RULE OF LOUIS XIVAbsolute Monarchy• Louis XIV retained absolute power – Declared Divine Right Rule• Began tradition of absolute monarchy to last more than century• Demanded to be in charge of all military, political, economic initiatives
RULE OF LOUIS XIVCentral Government• Drew power to himself, deprived nobles of influence• Built palace outside Paris at Versailles; demanded nobles visit and live there• Nobles gained prestige being servants at Versailles court, not by fighting• Additionally, Louis urged nobles to develop expensive new habits of dressing, dining, and gambling• As nobles grew poorer, had to depend on king’s generosity just to survive Versailles
PALACE OF VERSAILLES Film Clip Versailles was a grand spectacle of kingly power• Louis XIV’s style, ceremony emphasized political strength• Practically every moment of king’s day required rituals by Versailles bowing courtiers – Eating, dressing, walking in garden, all required a ritual – Louis always knew who had given what he considered proper attention
THE SUN KINGLouis XIV chose the sun as his personal symbol, implying that the world revolved around him. He thus became known as the Sun King. He was God’s representative on Earth!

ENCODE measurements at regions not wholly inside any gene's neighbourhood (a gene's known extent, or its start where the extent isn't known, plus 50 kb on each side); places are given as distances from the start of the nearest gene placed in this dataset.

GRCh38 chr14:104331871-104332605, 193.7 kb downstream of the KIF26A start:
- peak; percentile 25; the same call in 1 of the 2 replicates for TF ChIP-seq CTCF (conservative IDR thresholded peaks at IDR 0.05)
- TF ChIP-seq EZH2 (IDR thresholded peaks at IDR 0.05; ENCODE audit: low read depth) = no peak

RULE OF LOUIS XIV Religious unification “One king, one law, one faith”• Louis smashed power of Huguenots• Edict of Nantes had protected Huguenots since reign of Henry IV• Even Richelieu had not be able to eliminate that protection• 1685, Louis revoked Edict of Nantes, outlawed Protestantism in France• Over 200,000 Huguenots fled—prosperous merchants, artisans• Loss of their skills, wealth helped cause financial crisis
RULE OF LOUIS XIV Most Powerful Ruler• Louis needed cash to build up military, expand French territory• Enlarged army to more than 200,000 disciplined soldiers• Spent money on good equipment• Was most powerful ruler in Europe, taking France to war four times Money and the Military• Louis’ finances always a concern• Grand lifestyle cost great deal of money• Limited imports, increased exports• Mercantilist System
ABSOLUTISM IN FRANCE Dependant on many advisors &bureaucrats Many old privileges & customscontinued to exist Estates General – Representative lawmaking body – had to be called to meet bythe King •Pinnacle of power, wealth, prestige •Overseas exploration & expansion – New World, Africa, SE Asia •Cultural & intellectual leader – Art, Fashion, Cuisine, Philosophy
THE SUN KINGBase your answer to the followingquestions on the cartoon1. What image did Louis XIV use as asymbol of his power?___________________________________________________________2. Why do you think he used this imageas a symbol of his power?______________________________________________________________________________________________________________________3. What is the overall meaning of thiscartoon?____________________________________________________________